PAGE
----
Utah alimony order may terminate if recipient cohabits with new partner

Meeting the definition of cohabitation may be a subject of debate.

Utah law provides that a former spouse may ask the court to terminate his or her obligation to pay alimony if the ex-spouse can establish that other former spouse is cohabiting with a new partner. The paying party has one year to request termination from the point in time that he or she knew or should have known about the cohabitation.

Cohabitation is marriage-like

Utah courts have had to determine what it means to cohabit for these purposes. In the October 2018 case of Hosking v. Chambers, the Court of Appeals described in detail the framework for analysis set out by the Utah Supreme Court.

To answer the question of whether an ex-spouse is cohabiting with someone, the court must decide if there is a relationship that is like a marriage. As the Court of Appeals clarified, every relationship is unique so there can be no "hard and fast set of elements comprising cohabitation." Yet, the Supreme Court has directed that three "general 'hallmarks'" of cohabitation must be considered to answer the question:

  • Does the couple share a residence?
  • Do they share an intimate relationship?
  • Do they have a "common household" with joint expenses and shared decision making?

The trial court had found that all three of the hallmark were present and found that the ex-wife was cohabitating with her boyfriend, so the alimony was terminated. The judge even ordered that the ex-wife repay alimony she received previously during the period of cohabitation. The Appeals Court agreed.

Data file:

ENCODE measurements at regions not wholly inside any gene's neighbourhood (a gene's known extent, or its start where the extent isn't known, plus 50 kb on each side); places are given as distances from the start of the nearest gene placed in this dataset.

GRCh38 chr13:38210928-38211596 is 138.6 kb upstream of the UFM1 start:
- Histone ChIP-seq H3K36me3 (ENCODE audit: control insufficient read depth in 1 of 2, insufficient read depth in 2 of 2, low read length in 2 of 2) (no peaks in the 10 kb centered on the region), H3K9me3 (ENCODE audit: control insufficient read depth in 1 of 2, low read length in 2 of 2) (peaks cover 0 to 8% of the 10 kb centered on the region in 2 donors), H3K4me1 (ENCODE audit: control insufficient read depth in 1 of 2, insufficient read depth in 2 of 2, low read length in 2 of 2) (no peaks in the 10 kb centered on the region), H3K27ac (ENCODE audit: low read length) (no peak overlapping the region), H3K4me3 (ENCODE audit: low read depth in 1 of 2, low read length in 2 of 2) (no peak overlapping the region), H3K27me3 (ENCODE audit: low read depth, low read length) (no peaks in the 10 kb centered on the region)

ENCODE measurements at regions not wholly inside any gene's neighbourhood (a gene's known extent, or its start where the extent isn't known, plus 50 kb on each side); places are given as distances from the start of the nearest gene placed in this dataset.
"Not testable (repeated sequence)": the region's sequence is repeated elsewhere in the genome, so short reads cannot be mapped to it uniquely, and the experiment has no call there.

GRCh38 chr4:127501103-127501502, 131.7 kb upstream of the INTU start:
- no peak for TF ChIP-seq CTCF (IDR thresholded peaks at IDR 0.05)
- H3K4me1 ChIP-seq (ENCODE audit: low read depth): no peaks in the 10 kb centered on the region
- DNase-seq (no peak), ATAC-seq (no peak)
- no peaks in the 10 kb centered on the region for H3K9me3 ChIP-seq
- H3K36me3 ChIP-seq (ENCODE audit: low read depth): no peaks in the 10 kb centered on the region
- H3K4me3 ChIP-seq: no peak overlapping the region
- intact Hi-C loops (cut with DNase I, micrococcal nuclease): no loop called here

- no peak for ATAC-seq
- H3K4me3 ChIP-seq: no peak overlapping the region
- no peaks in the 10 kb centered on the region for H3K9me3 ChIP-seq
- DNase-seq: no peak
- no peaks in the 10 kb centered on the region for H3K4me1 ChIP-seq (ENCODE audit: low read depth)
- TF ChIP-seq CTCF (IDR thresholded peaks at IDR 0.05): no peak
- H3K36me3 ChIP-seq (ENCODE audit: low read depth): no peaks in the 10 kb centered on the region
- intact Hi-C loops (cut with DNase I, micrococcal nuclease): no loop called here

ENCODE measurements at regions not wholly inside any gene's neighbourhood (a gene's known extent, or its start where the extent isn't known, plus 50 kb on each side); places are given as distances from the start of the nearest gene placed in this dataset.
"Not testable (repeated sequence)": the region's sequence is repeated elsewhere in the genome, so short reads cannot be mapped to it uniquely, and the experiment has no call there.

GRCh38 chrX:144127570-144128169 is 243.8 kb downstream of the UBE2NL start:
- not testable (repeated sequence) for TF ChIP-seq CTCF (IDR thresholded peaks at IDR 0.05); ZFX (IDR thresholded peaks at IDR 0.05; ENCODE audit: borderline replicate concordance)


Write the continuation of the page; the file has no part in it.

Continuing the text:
Hallmarks of cohabitation

Hosking, the ex-husband, had agreed to a generous alimony award in the divorce settlement, which included a provision that alimony would end if Chambers cohabitated with anyone. After four years of paying alimony, Hosking requested termination of his obligation because he thought Chambers was cohabitating with her boyfriend.

He gathered evidence by engaging two detectives to observe and investigate the couple's relationship. The trial court found Hosking's evidence more credible than that of Chambers.

The Court of Appeals explained why it agreed that the three hallmarks weighed in favor of cohabitation:

  • Because the boyfriend spent more time at Chambers' home than at any other house, it was his primary residence. He also behaved like he lived there, coming and going freely, getting mail there and keeping his property there.
  • The ex-wife said that the couple shared an intimate relationship.
  • The evidence supported a finding that the couple shared a common household. They bought large assets together and made joint financial decisions. They shared a bank account and transferred money between them as well as applying for joint mortgages. They were engaged, vacationed together, went to church together and had relationships with one another's families.

Any Utahn facing an alimony issue should consult with an experienced attorney to understand what is at stake and what the legal options are.

The family lawyers at Kristopher K. Greenwood & Associates with offices in Ogden, Salt Lake City, Park City and Lehi represent people in alimony issues as well as other legal matters related to marriage, divorce, parentage and relationships throughout Utah.